The human reference genome is the foundation of modern human genetics and genomics, underpinning most research into human health and disease. But, it has limitations - it doesn't reflect human genetic diversity. A new, pangenome reference has now been published, aiming to better represent humanity.
Some of our staff reflect on their experiences of working on the Human Genome Project, what it means to them, and how life at the Wellcome Sanger Institute has grown.
The Sanger Institute’s new Respiratory Virus and Microbiome Initiative will lead the way in developing the genomic tools and methodology to study and track a range of viruses and understand how they interact with the respiratory microbiome and human hosts.
In 2019, the Sanger Institute started on the most ambitious human genome sequencing project in the world. Three years later, the Institute has delivered nearly 250,000 whole human genome sequences and over 20 petabytes (PB) of data, for the UK Biobank project, to aid research into health and disease.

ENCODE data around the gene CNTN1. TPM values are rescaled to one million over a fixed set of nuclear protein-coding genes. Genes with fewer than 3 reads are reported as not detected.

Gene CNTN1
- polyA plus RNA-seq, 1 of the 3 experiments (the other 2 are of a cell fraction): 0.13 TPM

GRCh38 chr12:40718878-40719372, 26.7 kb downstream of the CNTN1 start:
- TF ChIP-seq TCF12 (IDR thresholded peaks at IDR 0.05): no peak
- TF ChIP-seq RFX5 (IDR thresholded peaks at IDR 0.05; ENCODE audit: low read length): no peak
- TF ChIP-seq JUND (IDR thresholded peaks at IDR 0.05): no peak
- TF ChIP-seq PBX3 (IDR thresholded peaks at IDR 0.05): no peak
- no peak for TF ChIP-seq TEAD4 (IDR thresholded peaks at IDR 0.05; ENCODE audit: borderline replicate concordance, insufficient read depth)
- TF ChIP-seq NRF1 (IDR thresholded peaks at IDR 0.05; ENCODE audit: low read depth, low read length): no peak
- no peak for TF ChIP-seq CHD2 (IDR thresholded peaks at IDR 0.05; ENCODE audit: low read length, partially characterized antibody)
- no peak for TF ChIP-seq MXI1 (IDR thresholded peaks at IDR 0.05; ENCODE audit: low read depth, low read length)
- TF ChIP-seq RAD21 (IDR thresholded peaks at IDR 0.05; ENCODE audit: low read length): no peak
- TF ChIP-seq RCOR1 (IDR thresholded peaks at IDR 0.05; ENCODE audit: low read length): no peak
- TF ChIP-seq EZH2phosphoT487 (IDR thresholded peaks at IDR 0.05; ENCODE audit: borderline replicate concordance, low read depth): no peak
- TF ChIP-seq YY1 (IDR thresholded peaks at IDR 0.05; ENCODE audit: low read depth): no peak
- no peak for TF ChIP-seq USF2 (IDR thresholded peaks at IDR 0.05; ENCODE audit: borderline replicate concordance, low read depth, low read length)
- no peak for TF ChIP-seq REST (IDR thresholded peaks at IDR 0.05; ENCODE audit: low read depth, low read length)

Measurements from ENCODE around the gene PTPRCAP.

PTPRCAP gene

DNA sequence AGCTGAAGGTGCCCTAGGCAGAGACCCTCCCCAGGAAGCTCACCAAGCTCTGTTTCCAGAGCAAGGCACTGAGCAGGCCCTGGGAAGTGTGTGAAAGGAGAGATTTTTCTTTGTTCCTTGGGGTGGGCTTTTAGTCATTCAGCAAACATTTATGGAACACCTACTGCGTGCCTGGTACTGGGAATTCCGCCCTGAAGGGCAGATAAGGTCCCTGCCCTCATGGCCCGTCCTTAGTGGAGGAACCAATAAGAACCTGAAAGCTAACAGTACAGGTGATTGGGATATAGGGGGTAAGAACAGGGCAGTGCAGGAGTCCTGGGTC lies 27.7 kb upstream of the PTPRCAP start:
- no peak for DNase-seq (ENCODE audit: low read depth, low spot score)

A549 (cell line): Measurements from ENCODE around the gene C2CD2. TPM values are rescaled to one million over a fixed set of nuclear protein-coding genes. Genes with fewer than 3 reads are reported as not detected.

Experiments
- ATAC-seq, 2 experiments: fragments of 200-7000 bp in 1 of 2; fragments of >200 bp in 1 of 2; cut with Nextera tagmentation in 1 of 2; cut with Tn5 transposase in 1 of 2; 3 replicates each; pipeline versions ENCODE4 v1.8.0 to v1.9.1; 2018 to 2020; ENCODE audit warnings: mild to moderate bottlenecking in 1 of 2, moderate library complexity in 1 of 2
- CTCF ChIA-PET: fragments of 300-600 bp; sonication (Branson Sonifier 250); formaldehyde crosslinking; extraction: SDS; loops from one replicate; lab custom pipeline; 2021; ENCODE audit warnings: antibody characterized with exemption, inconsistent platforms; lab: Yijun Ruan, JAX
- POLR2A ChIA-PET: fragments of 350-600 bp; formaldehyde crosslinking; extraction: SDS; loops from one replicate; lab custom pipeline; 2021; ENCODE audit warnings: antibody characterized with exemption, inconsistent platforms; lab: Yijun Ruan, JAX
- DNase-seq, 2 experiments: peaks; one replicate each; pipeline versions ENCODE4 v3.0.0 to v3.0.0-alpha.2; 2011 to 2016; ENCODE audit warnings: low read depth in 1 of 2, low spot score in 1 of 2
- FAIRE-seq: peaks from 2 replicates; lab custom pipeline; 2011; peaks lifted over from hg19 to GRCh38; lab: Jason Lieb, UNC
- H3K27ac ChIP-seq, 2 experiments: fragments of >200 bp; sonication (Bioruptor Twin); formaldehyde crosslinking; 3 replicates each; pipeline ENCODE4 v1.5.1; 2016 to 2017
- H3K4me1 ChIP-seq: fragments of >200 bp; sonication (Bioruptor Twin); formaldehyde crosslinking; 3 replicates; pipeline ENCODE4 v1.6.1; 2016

We're celebrating: we've just read the same amount of DNA in one year as we achieved in the previous 25 years combined. This dizzying speed offers unprecedented possibilities to unlock new understanding in health and disease
Scientists have announced an ambitious goal to sequence all of life on earth. Here are 10 top facts that help to put the scale of the challenge into perspective…